Docker – ‘A better way to build apps’, as stated on its website, is an open-source platform for building apps and microservices. The catch here is the automated deployment of your app in a container, by OS level virtualization provided by Dockers. Dockers are better than VMs as you can do away with the additional costs for maintaining and starting the latter. By deploying your app and its dependencies (i.e. the pre-requisite apps for its proper functioning) in a container, your app becomes portable during all the phases of development and testing. Moreover, the isolated apps eliminate conflicts, enable team collaboration, and reduce the time-to-market.
When Do You Need to Use a Docker?
- For replicating the environment on your server, while running your code locally on your laptop
- For Docker CI/CD during numerous development phases (dev/test/QA)
- For distributing your app’s OS with a team, and as a version control system.
rpm -iUvh http://dl.fedoraproject.org/pub/epel/6/x86_64/epel-release-6-8.noarch.rpm
yum update -y
yum -y install docker-io
service docker start
chkconfig docker on
yum update -y
yum -y install docker-io
yum install -y yum-utils device-mapper-persistent-data lvm2
sudo yum-config-manager --add-repo https://download.docker.com/linux/centos/docker-ce.repo
sudo yum list docker-ce.x86_64 --showduplicates | sort -r
yum install docker-ce-<VERSION>
usermod -aG docker root
systemctl start docker
systemctl enable docker
How Do You Use a Docker?
The biggest advantage of VMs is that they create snapshots which can be revisited instantly later. Docker containers further enhance the lightweight process virtualization by being OS independent and using the Linux Kernel’s functionality. They are created from Docker images – like snapshots. Docker images are created using a Docker file which can be customized or used as is. The default execution driver for creating a docker container is ‘libcontainer’. Docker Hub can be used for searching docker images and seeing the way they have been built.
- To create a Docker container, download the ‘hello world’ image, by typing the following command in the terminal –
$ docker run hello world
- For checking the number of images on your system, use the following command –
$ docker images
- For searching an image in the Docker Hub –
$ docker search <image>
Docker Commands and Best Practices
Before we get into the best practices for using Docker, here’s a quick overview of the vocabulary you should know:
- Layer: a set of read-only files or commands that describe how to set up the underlying system beneath the container. Layers are built on top of each other, and each one represents a change to the filesystem.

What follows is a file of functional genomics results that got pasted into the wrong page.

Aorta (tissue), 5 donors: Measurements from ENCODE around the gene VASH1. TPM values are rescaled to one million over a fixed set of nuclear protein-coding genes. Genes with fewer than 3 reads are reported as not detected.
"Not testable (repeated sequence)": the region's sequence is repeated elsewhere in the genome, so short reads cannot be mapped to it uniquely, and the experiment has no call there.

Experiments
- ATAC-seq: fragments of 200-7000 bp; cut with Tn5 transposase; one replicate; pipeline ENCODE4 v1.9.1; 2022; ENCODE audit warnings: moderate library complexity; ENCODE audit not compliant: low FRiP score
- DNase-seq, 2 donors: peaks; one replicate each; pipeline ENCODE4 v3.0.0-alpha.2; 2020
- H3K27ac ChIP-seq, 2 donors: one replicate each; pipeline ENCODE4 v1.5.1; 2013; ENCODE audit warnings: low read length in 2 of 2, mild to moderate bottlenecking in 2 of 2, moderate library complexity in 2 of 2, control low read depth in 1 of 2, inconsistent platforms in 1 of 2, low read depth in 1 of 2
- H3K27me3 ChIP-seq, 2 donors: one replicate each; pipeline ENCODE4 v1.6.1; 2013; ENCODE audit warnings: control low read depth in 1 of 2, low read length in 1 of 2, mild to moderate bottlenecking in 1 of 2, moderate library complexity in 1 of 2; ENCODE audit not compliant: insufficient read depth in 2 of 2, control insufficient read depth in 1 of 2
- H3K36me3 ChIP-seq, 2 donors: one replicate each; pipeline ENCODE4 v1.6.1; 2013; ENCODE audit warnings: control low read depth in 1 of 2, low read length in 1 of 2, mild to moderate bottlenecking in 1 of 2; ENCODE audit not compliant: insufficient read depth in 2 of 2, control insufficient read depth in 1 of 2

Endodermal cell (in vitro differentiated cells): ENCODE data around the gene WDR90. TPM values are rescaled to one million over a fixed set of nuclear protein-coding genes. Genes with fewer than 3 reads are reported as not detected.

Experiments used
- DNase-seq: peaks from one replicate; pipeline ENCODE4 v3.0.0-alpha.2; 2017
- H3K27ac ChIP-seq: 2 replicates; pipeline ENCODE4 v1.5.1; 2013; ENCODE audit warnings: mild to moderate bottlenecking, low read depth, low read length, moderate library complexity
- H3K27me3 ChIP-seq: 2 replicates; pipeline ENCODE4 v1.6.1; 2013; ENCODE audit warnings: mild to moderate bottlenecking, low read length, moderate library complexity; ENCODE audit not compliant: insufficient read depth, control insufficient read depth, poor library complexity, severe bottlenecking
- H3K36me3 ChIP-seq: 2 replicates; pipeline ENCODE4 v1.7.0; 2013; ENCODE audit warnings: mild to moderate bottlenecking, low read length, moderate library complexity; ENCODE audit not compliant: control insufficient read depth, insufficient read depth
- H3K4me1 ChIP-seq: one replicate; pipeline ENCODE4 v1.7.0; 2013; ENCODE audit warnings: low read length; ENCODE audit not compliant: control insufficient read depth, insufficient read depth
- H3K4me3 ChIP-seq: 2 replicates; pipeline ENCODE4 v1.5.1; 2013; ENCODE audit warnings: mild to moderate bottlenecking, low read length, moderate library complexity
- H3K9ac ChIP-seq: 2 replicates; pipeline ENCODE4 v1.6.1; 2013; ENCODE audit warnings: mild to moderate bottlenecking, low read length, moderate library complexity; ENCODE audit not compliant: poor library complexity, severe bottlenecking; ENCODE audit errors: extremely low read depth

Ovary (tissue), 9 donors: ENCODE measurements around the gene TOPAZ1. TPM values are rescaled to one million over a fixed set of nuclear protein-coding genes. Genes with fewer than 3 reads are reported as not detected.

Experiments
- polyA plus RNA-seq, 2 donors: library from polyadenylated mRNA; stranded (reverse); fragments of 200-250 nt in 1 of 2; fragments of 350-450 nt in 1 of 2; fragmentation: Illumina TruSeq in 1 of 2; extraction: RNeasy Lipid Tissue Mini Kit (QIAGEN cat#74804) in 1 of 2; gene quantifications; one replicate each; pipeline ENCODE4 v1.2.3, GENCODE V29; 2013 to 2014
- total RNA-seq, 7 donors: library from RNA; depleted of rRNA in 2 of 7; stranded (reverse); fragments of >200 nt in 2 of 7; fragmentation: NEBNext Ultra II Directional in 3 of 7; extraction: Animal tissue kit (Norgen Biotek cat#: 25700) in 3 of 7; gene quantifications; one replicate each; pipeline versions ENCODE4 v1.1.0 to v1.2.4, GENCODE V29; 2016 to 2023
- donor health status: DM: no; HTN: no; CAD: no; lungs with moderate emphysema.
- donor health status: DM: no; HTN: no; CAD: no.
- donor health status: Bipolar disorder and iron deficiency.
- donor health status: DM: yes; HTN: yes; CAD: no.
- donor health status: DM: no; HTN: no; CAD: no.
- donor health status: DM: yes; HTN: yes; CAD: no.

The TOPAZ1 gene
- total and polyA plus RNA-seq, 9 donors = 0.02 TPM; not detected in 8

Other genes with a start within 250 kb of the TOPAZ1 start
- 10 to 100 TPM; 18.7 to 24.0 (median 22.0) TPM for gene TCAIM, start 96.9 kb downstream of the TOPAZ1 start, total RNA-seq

- Image: an immutable layer that forms the base of the container.
- Container: an instance of the image that can be executed as an independent application. The container has a mutable layer that lies on top of the image and that is separate from the underlying layers.
- Registry: a storage and content delivery system used for distributing Docker images.
- Repository: a collection of related Docker images, often different versions of the same application.
With that refresher in mind, here are some quick tips for building applications with Docker:
- Try to keep your images as small as possible. This will make them easier to transfer and faster to load into memory when starting a new container. Don’t include libraries and dependencies unless they’re an absolute requirement for the application to run.
- If your application needs to be scalable, consider using Docker Swarm, a tool for managing a cluster of nodes as a single virtual system.
- For maximum efficiency, use Docker in combination with continuous integration and continuous deployment practices. You can use services such as Docker Cloud to automatically build images from source code and push them to a Docker repository.
Below, you’ll find all of the basic Docker commands that you need to start working with containers:
Developing with Docker Containers:
- docker create [image]: Create a new container from a particular image.
- docker login: Log into the Docker Hub repository.
- docker pull [image]: Pull an image from the Docker Hub repository.
- docker push [username/image]: Push an image to the Docker Hub repository.
- docker search [term]: Search the Docker Hub repository for a particular term.
- docker tag [source] [target]: Create a target tag or alias that refers to a source image.
Running Docker Containers
- docker start [container]: Start a particular container.
- docker stop [container]: Stop a particular container.
- docker exec -ti [container] [command]: Run a shell command inside a particular container.
- docker run -ti — image [image] [container] [command]: Create and start a container at the same time, and then run a command inside it.
- docker run -ti — rm — image [image] [container] [command]: Create and start a container at the same time, run a command inside it, and then remove the container after executing the command.
- docker pause [container]: Pause all processes running within a particular container.
Using Docker Utilities:
- docker history [image]: Display the history of a particular image.
- docker images: List all of the images that are currently stored on the system.
- docker inspect [object]: Display low-level information about a particular Docker object.
- docker ps: List all of the containers that are currently running.
- docker version: Display the version of Docker that is currently installed on the system.
Cleaning Up Your Docker Environment:
- docker kill [container]: Kill a particular container.
- docker kill $(docker ps -q): Kill all containers that are currently running.
- docker rm [container]: Delete a particular container that is not currently running.
- docker rm $(docker ps -a -q): Delete all containers that are not currently running.
Check out the complete list of commands in the Docker documentation